Some masters describe will as the process of realizing that thought is actually energy. Another name for will is the motivation of human activity for experiencing. It is always arising with, and interwoven with thought energy. We know we aren’t just our thoughts, because we can be aware of thoughts. That which is aware of thought energy is free; it doesn’t belong to, or confined by any entity we call self. There is free will, but free will is actually free of everything, free to be nothing and everything at the same time. It is simply free of all ideas of self or no self.

There is free will, but there is no my free will. There is the phrase, ‘not my will, but thy will be done.’ God’s will being done, isn’t the result of self sacrificing behavior. God’s or Spirit’s will being done is just the way things actually are, it’s the way things actually are happening. We doubt this and it’s healthy to doubt it. After all, this is just another idea. If we doubt the thought ‘It’s all God’s will.’, it can be an opening into the aliveness of very deep questions.  As Zen master Hakuin said, “If you doubt deeply, you will awaken deeply.”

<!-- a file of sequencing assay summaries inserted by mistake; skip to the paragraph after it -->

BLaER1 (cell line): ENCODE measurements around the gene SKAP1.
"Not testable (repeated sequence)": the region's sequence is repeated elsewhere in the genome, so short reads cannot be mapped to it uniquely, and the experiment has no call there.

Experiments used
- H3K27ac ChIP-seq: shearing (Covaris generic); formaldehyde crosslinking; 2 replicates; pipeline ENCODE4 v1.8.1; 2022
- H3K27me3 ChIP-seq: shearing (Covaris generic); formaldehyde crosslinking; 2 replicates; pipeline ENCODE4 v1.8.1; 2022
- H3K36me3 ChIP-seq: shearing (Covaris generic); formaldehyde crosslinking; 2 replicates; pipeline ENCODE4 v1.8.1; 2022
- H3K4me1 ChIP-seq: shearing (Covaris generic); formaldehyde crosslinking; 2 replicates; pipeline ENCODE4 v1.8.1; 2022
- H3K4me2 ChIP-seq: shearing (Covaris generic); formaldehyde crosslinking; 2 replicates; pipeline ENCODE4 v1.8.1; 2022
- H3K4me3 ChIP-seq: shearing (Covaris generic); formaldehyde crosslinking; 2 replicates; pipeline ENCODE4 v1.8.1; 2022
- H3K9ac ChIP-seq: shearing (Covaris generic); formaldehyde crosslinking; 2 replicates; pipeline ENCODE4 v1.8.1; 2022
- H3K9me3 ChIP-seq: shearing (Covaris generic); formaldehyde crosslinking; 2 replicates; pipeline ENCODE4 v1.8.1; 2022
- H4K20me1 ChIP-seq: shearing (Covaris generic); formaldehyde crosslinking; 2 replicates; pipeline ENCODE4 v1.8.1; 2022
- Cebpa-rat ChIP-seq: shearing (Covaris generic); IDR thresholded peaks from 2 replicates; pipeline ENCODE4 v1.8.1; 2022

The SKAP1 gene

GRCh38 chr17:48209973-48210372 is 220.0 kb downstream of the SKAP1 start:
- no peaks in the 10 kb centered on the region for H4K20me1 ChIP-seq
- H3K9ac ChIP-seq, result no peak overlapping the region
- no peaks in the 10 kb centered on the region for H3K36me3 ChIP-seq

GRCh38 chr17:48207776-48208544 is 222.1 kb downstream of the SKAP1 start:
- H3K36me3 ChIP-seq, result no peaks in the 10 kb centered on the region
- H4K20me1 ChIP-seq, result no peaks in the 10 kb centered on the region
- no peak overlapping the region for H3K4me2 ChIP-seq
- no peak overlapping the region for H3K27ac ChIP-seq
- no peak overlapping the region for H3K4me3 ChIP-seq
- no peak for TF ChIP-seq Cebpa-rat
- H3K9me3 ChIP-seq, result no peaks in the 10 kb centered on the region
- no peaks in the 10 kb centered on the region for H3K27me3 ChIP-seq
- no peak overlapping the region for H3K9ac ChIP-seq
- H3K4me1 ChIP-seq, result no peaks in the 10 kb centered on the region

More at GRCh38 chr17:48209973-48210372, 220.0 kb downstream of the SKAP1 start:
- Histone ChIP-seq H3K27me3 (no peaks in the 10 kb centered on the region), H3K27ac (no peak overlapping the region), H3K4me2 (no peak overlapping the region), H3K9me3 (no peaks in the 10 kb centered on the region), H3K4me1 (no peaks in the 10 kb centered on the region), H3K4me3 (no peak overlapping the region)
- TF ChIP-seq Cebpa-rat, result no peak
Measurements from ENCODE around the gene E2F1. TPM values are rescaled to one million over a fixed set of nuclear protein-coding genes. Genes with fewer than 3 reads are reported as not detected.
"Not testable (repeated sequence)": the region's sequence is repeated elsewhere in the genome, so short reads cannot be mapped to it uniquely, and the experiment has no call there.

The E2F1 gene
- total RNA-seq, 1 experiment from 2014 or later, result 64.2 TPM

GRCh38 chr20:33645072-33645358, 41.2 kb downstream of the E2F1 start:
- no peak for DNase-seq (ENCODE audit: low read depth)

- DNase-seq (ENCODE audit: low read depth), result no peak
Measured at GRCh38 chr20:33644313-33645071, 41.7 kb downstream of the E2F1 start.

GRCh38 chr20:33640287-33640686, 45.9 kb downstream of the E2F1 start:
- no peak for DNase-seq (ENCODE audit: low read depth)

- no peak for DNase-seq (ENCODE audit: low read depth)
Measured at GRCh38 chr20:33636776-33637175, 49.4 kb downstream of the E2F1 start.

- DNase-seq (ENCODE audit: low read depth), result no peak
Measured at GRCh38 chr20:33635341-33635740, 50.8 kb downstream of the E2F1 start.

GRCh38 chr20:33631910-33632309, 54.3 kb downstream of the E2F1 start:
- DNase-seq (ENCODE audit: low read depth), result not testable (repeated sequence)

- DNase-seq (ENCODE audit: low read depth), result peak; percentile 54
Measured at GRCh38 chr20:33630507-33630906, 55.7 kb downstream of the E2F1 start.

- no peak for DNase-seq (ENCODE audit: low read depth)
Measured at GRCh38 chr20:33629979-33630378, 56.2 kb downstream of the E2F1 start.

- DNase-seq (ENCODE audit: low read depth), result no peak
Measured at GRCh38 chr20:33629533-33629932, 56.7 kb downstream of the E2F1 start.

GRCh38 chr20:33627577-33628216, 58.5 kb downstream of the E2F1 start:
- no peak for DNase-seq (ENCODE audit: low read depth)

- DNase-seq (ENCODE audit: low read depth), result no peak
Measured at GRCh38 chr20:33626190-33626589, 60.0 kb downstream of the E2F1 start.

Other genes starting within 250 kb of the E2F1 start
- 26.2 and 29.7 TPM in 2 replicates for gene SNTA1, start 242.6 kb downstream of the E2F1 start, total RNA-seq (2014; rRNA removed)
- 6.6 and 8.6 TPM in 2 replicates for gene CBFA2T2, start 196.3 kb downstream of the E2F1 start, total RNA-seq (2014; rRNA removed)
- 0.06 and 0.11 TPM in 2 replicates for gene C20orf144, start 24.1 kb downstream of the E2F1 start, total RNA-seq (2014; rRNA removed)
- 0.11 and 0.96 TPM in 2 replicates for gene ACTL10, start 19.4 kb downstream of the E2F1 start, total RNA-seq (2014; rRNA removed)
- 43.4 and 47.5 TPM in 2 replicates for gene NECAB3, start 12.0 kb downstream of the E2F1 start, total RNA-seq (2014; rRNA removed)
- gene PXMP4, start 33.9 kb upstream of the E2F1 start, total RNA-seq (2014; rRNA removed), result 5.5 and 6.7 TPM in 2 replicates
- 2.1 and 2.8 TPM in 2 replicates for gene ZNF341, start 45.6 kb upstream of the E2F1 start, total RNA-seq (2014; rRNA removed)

Free will is you, the living presence we actually are is free, and its manifestations are the manifestation of freedom. What we think we are is a tiny flash of this freedom of living presence, our egos aren’t freedom, and can’t express free will by themselves. Our egos don’t exist by themselves; they are only this tiny brief flashing our actual living presence of freedom. So ego consciousness is always a tiny expression of the freedom of our infinite living presence. By simply offering all of our experience of being separate to our actual living presence, we begin to tap into boundless and timeless free will.

6 Responses to Free Will

  1. Piro December 3, 2015 at 2:06 pm #

    Well said Roger beautiful expressions.

  2. Shokai December 3, 2015 at 4:57 pm #

    Once again a great post. I am all about “free will” and some “free time” to go along with it! I will be going to the weekend sesshin at Brevard for Rohatsu that will be my “free time.” Look forward to seeing you soon in Boca! in gassho, Shokai

  3. Myoan January 6, 2016 at 10:46 am #